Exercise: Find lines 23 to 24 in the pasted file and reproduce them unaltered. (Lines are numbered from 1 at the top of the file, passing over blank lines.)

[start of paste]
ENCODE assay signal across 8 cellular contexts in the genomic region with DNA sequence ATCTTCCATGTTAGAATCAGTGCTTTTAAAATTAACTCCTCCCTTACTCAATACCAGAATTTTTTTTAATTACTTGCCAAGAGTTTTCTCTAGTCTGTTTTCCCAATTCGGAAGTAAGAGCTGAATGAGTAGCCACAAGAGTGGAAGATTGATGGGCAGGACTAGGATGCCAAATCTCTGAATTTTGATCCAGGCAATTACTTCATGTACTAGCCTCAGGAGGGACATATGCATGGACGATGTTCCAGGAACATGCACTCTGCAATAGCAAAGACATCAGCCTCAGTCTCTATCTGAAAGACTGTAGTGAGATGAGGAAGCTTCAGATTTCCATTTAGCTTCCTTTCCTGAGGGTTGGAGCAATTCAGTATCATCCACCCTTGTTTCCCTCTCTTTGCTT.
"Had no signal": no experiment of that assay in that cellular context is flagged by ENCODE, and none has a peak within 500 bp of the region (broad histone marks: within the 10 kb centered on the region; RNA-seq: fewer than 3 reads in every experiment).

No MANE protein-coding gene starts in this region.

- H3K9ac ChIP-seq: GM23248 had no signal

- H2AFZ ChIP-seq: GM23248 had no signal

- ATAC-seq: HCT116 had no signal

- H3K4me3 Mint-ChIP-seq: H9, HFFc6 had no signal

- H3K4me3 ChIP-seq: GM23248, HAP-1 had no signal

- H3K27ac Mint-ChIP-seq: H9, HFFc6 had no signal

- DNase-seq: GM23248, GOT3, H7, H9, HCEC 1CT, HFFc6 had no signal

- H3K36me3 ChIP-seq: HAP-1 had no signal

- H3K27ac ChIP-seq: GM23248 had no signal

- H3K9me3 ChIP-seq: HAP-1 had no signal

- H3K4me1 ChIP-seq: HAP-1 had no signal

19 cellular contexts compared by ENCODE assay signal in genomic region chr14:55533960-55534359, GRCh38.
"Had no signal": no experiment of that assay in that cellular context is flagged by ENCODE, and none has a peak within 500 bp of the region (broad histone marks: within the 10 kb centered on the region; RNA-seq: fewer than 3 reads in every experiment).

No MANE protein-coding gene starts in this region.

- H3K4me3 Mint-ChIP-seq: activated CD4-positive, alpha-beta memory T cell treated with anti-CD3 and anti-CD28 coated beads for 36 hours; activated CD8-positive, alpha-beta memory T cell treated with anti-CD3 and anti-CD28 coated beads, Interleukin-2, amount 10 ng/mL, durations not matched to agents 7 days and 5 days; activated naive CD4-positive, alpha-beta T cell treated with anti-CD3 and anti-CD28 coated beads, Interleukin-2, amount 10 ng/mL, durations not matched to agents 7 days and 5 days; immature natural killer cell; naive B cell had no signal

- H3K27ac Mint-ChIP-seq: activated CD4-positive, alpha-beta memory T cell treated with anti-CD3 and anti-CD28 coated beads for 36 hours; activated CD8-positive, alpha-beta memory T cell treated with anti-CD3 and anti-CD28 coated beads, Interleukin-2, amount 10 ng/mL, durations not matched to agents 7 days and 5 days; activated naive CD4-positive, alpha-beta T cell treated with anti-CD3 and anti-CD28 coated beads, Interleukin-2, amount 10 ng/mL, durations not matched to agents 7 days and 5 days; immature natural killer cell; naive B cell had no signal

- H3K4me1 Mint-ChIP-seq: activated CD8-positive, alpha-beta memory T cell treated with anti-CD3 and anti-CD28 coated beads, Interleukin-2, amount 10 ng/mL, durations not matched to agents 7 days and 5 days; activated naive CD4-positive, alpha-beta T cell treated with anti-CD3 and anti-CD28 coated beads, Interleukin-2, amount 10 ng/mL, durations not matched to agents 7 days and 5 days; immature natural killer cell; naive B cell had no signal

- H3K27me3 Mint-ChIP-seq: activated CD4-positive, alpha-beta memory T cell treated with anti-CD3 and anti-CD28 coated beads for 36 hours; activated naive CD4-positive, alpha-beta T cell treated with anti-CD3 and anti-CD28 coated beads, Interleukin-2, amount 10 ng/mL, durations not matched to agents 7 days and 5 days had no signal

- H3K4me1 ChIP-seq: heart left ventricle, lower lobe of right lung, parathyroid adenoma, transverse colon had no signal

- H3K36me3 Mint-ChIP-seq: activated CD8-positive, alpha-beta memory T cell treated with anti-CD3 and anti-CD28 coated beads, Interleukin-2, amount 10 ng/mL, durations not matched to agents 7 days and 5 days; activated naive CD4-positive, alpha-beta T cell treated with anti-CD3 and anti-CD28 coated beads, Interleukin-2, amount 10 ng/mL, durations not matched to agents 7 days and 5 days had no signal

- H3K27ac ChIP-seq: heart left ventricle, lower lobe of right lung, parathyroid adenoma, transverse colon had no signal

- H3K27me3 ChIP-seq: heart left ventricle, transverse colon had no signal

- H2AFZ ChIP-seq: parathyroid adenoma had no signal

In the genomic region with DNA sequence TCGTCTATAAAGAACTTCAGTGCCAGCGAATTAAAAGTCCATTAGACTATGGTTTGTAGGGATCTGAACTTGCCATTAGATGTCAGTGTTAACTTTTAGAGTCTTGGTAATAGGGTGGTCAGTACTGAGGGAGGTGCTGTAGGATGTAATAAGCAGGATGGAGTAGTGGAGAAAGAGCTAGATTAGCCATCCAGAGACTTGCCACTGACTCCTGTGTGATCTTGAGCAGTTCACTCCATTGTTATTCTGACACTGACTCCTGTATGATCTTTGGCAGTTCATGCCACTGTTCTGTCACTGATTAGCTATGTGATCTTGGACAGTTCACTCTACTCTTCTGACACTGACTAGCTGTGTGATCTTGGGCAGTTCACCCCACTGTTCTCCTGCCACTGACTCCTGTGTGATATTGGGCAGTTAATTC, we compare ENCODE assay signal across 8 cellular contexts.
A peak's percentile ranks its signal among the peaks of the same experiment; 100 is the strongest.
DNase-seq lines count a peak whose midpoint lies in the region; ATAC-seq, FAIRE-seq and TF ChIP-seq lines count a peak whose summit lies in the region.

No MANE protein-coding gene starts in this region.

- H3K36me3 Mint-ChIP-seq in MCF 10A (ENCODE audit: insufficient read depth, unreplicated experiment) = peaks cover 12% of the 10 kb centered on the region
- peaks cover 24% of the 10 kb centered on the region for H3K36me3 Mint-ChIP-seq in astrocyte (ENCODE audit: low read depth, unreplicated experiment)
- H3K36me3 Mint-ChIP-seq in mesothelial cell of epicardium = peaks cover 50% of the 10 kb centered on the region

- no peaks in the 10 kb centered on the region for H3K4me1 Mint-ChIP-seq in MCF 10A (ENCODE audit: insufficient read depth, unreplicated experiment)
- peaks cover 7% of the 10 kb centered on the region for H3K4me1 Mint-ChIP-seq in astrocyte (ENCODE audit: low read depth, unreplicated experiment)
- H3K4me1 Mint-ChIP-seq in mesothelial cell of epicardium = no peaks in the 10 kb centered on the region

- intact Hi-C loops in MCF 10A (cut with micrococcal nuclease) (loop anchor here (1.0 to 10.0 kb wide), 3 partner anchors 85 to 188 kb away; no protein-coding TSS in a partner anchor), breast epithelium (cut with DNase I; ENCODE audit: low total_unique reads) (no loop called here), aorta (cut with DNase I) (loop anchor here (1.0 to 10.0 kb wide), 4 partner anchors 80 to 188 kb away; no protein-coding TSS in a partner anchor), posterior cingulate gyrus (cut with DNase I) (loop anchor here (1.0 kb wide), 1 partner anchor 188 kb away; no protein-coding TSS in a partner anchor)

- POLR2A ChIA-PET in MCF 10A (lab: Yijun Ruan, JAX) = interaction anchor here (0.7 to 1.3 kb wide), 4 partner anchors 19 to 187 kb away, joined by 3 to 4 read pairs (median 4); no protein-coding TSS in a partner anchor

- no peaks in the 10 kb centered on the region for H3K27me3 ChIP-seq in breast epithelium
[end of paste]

- H3K36me3 Mint-ChIP-seq: activated CD8-positive, alpha-beta memory T cell treated with anti-CD3 and anti-CD28 coated beads, Interleukin-2, amount 10 ng/mL, durations not matched to agents 7 days and 5 days; activated naive CD4-positive, alpha-beta T cell treated with anti-CD3 and anti-CD28 coated beads, Interleukin-2, amount 10 ng/mL, durations not matched to agents 7 days and 5 days had no signal

- H3K27ac ChIP-seq: heart left ventricle, lower lobe of right lung, parathyroid adenoma, transverse colon had no signal